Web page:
Kaplan Meier curves evaluated differences between the conditions in the amount of time until experiencing two key outcomes-1) suicide event (i.e., suicide attempts, preparatory behaviors, or suicidal ideation resulting in acute hospitalization or ED visit); and 2) any suicide attempt (actual, interrupted, or aborted suicide attempts). We focused on the first 100 days, as this time period coincided with the active treatment phase of MBCT-S (Time 1- Time 3) and this data is now complete (full 12-month follow-up data collection is ongoing).
At 100 days, there were no significant differences between the conditions on time to suicide event. When examining attempts, however, the MBCT-S condition showed a significant advantage over control on time to any suicide attempt. Specifically, Kaplan Meier Curve showed that by 100 days, 5 (7%) of MBCT-S participants made any suicide attempt, compared to 13 (18.8%) in the control group (log-rank 2=3.99, P=.046. The number of individuals needed-to-treat to prevent any suicide attempt was 9.74.
Finally, we capitalized on the fact that 50.7% of participants received VA residential care, during the active treatment period for MBCT-S (Time 1-Time 3) to evaluate how this important TAU context impacted MBCT-S outcomes. Analyses that stratified by residential treatment pointed to a stronger advantage for MBCT-S over control among participants receiving VA residential treatment. Specifically, among participants in a residential program, Kaplan Meier curves now showed a trend toward significance for reducing time to suicide event (log-rank 2=2.83, P=.093). For any suicide attempt, the Kaplan Meier curve showed a significant difference between MBCT and control only among participants receiving residential treatment, not among those seen as outpatients. Illustrating the greater benefit among those receiving residential care, 0 (0%) participants receiving MBCT-S had any suicide attempt at 100 days, compared to 9 (13.0%) of those in the control group (log-rank 2=8.65, P=.003).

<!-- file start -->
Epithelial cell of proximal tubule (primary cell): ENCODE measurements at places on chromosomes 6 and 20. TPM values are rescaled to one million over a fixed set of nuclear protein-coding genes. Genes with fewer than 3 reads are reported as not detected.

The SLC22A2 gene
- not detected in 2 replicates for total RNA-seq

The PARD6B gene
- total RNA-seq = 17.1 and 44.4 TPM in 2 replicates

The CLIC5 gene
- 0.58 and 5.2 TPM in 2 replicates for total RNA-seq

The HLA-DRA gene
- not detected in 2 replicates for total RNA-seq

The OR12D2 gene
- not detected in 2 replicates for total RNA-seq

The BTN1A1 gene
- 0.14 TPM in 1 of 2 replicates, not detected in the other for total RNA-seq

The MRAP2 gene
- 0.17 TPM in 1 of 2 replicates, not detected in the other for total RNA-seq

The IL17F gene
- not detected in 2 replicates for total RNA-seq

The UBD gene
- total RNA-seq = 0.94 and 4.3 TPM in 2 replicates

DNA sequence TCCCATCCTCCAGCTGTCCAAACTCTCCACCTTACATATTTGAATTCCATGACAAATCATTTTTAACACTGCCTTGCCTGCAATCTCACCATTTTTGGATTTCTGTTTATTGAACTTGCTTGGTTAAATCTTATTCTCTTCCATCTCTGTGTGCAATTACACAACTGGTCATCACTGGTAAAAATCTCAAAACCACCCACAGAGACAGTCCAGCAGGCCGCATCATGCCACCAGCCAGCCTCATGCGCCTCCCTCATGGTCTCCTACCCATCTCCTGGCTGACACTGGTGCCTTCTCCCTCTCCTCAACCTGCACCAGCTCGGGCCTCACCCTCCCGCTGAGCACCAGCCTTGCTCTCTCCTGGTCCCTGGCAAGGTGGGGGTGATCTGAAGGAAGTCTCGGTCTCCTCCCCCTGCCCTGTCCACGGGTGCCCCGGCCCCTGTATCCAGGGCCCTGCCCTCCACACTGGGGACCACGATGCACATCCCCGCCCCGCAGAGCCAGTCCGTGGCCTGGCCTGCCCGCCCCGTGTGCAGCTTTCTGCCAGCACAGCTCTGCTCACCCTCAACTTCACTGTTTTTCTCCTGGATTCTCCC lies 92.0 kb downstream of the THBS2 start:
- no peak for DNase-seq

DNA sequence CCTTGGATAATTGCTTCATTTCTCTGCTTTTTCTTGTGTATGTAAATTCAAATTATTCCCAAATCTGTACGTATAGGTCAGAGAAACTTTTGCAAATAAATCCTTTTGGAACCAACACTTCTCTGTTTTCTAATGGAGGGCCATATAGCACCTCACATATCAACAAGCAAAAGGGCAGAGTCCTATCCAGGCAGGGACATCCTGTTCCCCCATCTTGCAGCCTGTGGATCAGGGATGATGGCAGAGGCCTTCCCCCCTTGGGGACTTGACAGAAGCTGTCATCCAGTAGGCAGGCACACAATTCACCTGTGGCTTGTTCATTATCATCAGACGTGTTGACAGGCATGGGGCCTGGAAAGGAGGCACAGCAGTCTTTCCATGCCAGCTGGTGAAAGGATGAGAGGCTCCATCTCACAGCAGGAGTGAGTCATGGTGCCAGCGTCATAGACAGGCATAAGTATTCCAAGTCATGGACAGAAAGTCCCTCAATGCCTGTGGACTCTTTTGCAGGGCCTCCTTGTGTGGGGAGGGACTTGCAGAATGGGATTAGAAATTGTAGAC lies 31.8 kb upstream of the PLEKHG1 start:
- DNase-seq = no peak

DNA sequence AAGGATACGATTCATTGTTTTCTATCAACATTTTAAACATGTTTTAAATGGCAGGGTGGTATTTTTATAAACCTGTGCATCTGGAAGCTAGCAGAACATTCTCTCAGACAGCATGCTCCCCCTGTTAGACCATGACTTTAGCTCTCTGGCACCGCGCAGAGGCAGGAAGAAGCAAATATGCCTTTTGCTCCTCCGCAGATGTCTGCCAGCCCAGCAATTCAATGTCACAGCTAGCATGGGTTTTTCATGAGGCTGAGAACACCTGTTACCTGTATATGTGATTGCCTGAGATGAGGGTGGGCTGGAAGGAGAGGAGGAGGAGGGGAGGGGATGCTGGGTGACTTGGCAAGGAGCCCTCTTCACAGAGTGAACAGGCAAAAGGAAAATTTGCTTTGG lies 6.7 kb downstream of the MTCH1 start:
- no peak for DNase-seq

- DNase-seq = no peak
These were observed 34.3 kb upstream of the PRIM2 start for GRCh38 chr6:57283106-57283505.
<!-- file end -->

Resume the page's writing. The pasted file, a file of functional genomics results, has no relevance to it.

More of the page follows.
Ongoing analyses are examining other outcome measures (Aim 3), as well as the 12-month results for suicide events and attempts.
The direct impact of the current study thus far has been a reduction of suicide attempts within 100 days among Veteran participants receiving MBCT-S. More broadly, a recent HSR&D evidence synthesis report noted the gap in suicide prevention studies targeting high-risk Veteran populations. The findings of this study directly address this area, showing promising outcomes for MBCT-S delivered to Veterans at high-risk for suicide. MBCT-S was tested and can be used adjunctively while Veterans receive other VA-suicide prevention interventions and services. Preliminary results for MBCT-S show promise for expanding the VHA's existing array of suicide prevention strategies and psychotherapies, particularly within VA residential programs.
None at this time.
Mental, Cognitive and Behavioral Disorders
Treatment - Efficacy/Effectiveness Clinical Trial
Access, Cognitive Therapy, Suicide